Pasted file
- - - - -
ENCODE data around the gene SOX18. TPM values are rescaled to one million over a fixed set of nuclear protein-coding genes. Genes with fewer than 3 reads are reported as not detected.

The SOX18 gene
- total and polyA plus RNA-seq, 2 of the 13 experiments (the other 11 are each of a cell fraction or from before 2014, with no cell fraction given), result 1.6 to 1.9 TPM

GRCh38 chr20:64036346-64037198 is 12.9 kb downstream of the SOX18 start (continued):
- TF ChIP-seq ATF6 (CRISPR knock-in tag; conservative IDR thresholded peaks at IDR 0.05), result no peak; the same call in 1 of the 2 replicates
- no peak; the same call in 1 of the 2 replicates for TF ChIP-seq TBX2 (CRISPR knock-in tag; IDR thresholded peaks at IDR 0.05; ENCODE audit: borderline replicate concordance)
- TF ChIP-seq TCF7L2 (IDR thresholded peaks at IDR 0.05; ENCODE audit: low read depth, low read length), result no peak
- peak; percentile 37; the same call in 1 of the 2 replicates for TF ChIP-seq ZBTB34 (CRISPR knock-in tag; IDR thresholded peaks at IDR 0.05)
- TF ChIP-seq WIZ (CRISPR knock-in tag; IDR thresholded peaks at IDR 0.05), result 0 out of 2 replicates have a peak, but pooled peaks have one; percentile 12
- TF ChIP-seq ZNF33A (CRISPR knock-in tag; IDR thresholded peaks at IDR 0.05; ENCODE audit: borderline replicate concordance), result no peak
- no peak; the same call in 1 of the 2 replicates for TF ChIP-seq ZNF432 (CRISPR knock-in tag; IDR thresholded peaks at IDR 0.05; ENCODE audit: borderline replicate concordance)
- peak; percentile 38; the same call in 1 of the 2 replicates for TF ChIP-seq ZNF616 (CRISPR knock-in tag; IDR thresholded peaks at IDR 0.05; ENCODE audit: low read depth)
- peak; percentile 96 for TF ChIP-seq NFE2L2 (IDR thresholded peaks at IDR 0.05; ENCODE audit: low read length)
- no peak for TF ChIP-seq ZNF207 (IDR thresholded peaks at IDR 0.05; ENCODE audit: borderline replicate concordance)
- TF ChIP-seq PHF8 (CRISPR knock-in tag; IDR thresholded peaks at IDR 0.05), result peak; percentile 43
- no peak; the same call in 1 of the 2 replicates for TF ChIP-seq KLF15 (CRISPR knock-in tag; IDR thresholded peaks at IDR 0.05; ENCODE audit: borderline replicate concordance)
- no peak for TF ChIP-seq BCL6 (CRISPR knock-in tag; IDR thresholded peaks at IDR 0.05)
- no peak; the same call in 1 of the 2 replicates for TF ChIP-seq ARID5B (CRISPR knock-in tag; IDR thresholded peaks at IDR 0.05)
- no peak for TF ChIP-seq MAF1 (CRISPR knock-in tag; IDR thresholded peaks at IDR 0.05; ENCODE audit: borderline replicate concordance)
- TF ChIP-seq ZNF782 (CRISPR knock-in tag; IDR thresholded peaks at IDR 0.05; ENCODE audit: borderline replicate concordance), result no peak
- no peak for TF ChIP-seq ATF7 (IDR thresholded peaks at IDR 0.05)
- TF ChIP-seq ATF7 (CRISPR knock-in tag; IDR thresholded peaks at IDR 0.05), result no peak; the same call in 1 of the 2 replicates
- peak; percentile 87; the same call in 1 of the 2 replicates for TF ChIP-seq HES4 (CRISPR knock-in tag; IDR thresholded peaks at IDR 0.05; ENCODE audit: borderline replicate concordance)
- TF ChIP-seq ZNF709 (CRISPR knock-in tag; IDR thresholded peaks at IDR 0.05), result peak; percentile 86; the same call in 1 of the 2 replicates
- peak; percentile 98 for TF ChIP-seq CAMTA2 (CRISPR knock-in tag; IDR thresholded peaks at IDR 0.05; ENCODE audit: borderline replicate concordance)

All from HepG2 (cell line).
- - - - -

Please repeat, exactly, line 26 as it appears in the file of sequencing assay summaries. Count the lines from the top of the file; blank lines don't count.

All from HepG2 (cell line).